Windows Labs Use UCInetIDs

NACS has converted a number of computers in its drop-in PC labs to require UCInetID authentication.

For this initial phase, all the computers in Lab B (Engineering Gateway 1140) and half the systems in the NACS lab in HIB 343 use the new PC authentication system. If the system works as expected, NACS will convert all of its computer labs to the new scheme over the summer.

UCInetIDs (and their associated passwords) have been used as a means for delivering computer services for many years. Authentication is a term which means “proving who you are” to a computer. Certain computing resources need to be restricted to use by UCI affiliates and are thus tied to one’s “network identity.” Other times it is necessary, as with the recent student elections and changing one’s phone book data, to tie services to a single user.

In order to be able to use the PC authentication system, you need to sign up at https://authenticate.nts.uci.edu/nt/. A computer is available in the NACS labs for accessing this Web page. The new PC authentication program has been in place for only a few weeks and already over 1000 students, faculty, and staff have signed up.

NACS plans to offer other services in the near future through UCInetID authentication, including access to network file space for EA and E4E users. Authenticating from computer lab systems will thus enhance the range of services available to UCI users while working in the labs.

New ECE Computing Lab

Recently NACS helped the Department of Electrical and Computer Engineering (ECE) assemble a new computing lab for ECE majors.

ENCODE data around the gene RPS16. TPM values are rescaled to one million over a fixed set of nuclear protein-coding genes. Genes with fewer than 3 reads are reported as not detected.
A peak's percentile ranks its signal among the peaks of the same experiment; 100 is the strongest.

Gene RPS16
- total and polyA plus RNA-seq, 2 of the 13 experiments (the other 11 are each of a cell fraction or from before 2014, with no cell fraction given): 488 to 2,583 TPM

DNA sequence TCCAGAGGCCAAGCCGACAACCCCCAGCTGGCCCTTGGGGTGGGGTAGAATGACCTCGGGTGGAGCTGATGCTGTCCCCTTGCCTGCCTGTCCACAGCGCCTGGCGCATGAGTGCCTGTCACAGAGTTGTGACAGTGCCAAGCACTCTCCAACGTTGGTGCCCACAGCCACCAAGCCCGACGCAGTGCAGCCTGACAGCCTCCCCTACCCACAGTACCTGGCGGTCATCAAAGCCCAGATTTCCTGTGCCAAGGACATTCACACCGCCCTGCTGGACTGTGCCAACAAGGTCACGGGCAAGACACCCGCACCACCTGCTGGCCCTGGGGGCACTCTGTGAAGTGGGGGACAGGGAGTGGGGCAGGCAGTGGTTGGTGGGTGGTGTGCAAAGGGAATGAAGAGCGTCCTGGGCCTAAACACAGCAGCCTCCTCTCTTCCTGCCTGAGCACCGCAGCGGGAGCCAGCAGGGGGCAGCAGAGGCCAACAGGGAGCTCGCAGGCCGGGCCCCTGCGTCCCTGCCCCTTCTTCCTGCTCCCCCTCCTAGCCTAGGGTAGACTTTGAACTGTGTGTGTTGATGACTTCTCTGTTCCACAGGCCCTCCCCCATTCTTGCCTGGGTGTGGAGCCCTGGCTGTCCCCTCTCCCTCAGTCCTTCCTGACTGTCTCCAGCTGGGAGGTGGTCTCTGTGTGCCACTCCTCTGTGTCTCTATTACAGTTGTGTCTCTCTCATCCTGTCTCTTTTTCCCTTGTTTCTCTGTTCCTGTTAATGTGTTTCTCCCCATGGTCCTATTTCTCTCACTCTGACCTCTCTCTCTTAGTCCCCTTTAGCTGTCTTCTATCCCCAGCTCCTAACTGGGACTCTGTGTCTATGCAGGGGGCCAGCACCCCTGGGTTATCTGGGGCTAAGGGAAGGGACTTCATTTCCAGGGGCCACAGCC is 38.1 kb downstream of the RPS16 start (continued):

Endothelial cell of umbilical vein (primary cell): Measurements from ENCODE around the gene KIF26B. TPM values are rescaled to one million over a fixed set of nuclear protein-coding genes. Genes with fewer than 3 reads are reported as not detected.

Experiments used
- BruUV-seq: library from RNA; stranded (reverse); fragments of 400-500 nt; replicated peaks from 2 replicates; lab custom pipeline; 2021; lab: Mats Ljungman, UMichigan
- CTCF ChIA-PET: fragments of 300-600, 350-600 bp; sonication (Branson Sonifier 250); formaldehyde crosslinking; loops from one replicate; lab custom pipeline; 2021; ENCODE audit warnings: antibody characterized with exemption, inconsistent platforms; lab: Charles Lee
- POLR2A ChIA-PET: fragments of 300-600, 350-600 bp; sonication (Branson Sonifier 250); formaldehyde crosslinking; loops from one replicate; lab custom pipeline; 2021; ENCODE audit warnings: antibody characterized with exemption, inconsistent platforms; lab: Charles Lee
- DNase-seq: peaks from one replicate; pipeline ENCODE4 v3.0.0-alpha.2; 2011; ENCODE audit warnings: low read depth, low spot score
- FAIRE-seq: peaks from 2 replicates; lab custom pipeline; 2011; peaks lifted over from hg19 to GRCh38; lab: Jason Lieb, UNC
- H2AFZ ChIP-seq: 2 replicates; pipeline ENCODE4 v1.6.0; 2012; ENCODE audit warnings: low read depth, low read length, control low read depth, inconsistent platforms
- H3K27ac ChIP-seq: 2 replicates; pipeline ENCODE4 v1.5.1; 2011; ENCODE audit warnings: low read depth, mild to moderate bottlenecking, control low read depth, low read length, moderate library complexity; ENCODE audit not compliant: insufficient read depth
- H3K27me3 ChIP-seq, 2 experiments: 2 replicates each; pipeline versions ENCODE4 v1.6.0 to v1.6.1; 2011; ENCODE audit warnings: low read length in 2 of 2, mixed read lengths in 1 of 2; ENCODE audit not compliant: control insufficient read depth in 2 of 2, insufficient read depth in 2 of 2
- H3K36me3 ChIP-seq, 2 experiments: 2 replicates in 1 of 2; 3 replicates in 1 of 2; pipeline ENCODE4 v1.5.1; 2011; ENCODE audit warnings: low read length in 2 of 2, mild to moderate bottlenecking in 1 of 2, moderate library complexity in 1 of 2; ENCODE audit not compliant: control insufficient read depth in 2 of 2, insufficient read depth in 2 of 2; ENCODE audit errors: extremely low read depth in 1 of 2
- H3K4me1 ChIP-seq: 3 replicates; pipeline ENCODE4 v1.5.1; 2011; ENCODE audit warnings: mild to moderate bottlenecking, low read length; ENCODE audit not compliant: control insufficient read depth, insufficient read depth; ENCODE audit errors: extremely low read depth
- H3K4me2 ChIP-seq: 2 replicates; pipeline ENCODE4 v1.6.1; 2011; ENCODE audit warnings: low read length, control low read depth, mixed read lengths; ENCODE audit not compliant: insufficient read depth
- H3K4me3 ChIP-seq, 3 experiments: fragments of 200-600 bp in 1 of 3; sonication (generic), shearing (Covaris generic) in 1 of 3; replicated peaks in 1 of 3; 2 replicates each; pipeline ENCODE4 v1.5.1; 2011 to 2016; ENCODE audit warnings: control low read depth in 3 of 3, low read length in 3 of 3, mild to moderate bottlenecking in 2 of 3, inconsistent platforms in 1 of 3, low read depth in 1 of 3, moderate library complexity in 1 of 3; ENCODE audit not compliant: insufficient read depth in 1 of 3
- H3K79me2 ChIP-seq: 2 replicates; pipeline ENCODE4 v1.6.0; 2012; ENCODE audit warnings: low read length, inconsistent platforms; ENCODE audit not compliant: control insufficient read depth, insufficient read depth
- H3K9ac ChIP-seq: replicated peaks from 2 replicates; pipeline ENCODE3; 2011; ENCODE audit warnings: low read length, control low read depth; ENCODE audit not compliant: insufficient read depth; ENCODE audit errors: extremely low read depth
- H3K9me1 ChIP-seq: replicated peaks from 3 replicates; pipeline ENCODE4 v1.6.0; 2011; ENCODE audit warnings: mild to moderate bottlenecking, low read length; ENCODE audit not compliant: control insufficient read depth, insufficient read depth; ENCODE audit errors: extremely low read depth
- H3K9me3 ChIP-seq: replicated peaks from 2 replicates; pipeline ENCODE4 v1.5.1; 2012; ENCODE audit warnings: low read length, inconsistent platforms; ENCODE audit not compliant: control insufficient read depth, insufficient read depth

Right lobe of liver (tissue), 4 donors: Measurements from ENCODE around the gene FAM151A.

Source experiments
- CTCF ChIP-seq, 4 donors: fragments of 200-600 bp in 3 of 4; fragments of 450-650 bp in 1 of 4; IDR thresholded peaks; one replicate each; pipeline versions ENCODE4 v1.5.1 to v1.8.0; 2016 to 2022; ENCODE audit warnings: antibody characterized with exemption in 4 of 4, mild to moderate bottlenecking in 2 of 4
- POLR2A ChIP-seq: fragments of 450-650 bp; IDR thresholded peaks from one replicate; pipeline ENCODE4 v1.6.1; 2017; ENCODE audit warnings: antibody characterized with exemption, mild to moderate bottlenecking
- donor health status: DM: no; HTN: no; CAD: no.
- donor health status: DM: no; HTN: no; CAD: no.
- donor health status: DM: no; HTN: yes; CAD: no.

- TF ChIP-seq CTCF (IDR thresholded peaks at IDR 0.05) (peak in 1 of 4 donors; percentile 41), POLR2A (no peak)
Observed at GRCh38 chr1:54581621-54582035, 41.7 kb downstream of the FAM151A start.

The Computer Science and Engineering Instructional Laboratory comprises 32 “SunRay Appliance” Unix workstations and a four-processor server. The lab will also include a station running NACS’s PayPrint service for student printing. The creation of the new lab was driven by record enrollments in ECE and the Henry Samueli School of Engineering. The new facility will serve both as an instructional lab and a drop-in homework lab.

30 of the workstations are Sun Microsystems SunRay 100’s for student use. The other two are SunRay 1’s for use as teaching aids which can be connected to overhead projectors.

The SunRay appliances were selected for the lab because ECE found these systems allowed much lower per-seat administration costs than other options.

ECE and NACS wish to acknowledge a generous contribution from Sun Microsystems, which helped make the new lab possible.

New Computing Lab

NACS has completed a new, very large instructional computing laboratory in the Multipurpose Science and Technology Building (MSTB). Officially opened on February 27, the lab has already been used by several UCI classes, and is available for Spring quarter courses.

The lab has an electrically operated partition so that it can be used as two 48-seat labs or one large 96-seat lab. The lab is equipped with Pentium III 733 Mhz systems with 256Mb of RAM — our fastest lab systems, capable of running the most demanding Windows applications.